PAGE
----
While doctors and nurses seek to diagnose and cure the medical problems patients present in the hospital, an entire team of experts at Spotsylvania Regional Medical Center is hard at work trying to identify and smooth out all of the little obstacles that can cause delays and frustrations over the course of a hospital stay.
Eric Blankenbaker is Director of the Information Technology Group at Spotsy Regional. Marie Hartman is Director of Advanced Clinicals. While Blankenbaker’s work focuses on sourcing and maintaining all of the hospital’s IT hardware and software, Hartman’s team trains staff and ensures that new technologies are optimally deployed and used at the hospital.
Both share the goal of keeping the healthcare experience as fluid and efficient as possible.
Advances are rapid
Just as technology is constantly bringing new efficiencies to our daily lives, advances in the way technology can improve the delivery of healthcare are moving at a rapid pace.
“There is always something new. There’s constant change for the positive here at Spotsy,” Blankenbaker said. “It’s a constant effort to find places where we can save that extra second or minute, try to reduce some risk, or whatever it may be.”
Late last year, Spotsylvania Regional went live with iMobile, a secure instant-messaging platform that allows nurses, physicians and others at the hospital to contact each other much more quickly than the traditional system of calling a desk, waiting on hold and having to track someone down.
The technology is also used at other properties of HCA Healthcare, Spotsylvania Regional’s parent company, and one staff member reported that it has reduced the time it takes to communicate information.
That can mean the world to a patient waiting to be discharged, or in a situation where quicker treatment can produce a better outcome.
“It’s instant communication among nurses, physicians—everybody,” Blankenbaker said.
He points out other ways that recent technology upgrades have improved the delivery of care. For example, every room at Spotsylvania Regional is equipped with computers known as “thin clients,” or virtual desktops that are connected to the hospital’s network.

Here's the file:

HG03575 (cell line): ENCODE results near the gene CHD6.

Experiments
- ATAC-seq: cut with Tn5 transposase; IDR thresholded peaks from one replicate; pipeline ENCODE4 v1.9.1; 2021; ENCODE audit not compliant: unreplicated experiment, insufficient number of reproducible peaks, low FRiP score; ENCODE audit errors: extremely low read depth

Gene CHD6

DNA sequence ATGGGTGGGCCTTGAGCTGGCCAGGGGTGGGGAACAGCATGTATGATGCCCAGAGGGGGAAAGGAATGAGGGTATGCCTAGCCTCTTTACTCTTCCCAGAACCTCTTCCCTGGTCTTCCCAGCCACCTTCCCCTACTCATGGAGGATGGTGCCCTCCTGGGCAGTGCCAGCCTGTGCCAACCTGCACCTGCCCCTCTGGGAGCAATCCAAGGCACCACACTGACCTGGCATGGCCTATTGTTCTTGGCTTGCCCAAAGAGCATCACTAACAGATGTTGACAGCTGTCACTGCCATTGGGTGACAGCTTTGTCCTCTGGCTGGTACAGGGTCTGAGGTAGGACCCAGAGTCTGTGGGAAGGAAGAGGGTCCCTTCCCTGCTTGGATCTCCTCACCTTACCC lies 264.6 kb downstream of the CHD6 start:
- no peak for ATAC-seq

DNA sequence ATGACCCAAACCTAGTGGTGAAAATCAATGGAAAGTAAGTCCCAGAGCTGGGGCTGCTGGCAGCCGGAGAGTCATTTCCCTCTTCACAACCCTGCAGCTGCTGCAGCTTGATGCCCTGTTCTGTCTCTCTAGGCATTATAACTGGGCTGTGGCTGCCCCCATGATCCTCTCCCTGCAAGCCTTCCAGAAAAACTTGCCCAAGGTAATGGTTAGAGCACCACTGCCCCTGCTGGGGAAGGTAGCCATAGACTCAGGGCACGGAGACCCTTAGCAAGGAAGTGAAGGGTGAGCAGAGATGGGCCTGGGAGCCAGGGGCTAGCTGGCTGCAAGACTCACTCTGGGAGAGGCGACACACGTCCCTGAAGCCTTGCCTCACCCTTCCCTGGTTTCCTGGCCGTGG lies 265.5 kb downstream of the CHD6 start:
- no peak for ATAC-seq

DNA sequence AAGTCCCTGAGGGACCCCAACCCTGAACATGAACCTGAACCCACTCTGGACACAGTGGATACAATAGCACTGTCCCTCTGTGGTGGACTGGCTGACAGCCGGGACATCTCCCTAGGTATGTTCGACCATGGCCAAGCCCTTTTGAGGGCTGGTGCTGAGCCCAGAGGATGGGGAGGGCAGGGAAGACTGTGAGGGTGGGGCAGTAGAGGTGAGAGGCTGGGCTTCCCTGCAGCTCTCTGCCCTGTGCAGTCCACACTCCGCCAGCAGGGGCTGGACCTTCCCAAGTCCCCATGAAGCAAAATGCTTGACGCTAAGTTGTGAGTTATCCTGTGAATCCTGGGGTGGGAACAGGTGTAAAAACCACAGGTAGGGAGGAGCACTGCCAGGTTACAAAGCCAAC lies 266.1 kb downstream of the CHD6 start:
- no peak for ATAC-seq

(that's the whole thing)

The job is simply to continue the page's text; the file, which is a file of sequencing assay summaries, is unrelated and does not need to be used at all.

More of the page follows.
This means that when a staff member comes in to work with a patient, he or she only needs to tap their badge to gain immediate access to the patient information and electronic workspace they’ll need during their interaction. This eliminates the lag time it once took to log in to a traditional computer every time a caregiver entered a new room.
“That was taking time away from the patient,” Blankenbaker said. “With thin clients, they just tap in and they are ready to go. There is no wait.”
Information is precious
The flow of information is key to good healthcare, something Hartman learned when she started her career 12 years ago as a nurse. At that time, the hospital where she worked still kept records on paper.
It was immediately clear to Hartman that there was a better way.
“That is what first drew me into nursing informatics,” she said. She recently earned her doctorate in nursing, and both her graduate work and her daily experience at Spotsylvania Regional Medical Center have shown her how important it is to make sure medical caregivers have the most up-to-date information in a format they can easily access.
So many of the programs she and Blankenbaker have worked to launch at the hospital advance this goal, such as a secure cloud-based platform that allows physicians to safely access and work with patient records from anywhere.
Using data to improve the patient experience
Other advancements focus on making life easier for hospital visitors.
The operating waiting rooms at Spotsylvania Regional Medical Center are equipped with smart boards that display patients’ status as they progress through surgery.
“Instead of having to constantly ask the nurse at the desk what’s going on, family members can now see it on the board,” Blankenbaker said.
And anyone who has ever seen Spotsylvania Regional Medical Center’s I-95 billboard is familiar with what is possibly the most prominent way the hospital uses data analytics to better inform patients—the real-time display of Emergency Room wait times.
This number is an average of the wait time that every single visitor experiences, from when they enter the Emergency Room to when they see a physician. While the Emergency Department director tracks these metrics by patient to ensure nobody has an unreasonable delay, the average has become a useful number to share with the public.
Hartman points out that the wait time data is only one of many instances of how Spotsylvania Regional Medical Center and HCA Healthcare are constantly trying to use data analytics to improve health outcomes and the overall experience for patients.
“It is reassuring to know that the hospital is part of a larger group of facilities that puts importance on this data and uses it to inform the care of the next patient, and to always be growing and learning,” she said.